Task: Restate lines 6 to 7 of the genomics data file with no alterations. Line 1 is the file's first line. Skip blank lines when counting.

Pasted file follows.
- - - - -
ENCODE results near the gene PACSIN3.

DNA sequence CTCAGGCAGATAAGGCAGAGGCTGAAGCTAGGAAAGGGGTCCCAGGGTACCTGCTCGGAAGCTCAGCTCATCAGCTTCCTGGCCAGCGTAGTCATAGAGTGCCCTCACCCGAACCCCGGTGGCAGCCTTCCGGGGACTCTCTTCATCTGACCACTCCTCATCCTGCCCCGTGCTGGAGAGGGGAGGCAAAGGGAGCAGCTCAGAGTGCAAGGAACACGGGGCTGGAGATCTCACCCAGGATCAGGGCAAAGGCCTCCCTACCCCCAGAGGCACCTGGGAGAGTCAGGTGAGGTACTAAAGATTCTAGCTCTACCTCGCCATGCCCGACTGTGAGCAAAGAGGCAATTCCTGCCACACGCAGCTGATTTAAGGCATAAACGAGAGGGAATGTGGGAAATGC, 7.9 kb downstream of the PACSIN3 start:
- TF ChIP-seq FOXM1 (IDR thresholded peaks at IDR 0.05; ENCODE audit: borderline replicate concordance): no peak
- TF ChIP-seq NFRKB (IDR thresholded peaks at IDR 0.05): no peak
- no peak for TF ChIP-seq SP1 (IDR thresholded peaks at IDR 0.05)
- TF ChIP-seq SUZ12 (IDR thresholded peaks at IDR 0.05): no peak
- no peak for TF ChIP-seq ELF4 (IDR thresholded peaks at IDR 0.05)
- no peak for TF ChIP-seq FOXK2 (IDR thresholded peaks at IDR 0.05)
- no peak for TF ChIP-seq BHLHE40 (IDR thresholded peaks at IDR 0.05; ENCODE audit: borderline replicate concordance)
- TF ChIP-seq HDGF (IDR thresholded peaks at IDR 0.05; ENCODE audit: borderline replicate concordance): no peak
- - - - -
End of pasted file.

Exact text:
- TF ChIP-seq SUZ12 (IDR thresholded peaks at IDR 0.05): no peak
- no peak for TF ChIP-seq ELF4 (IDR thresholded peaks at IDR 0.05)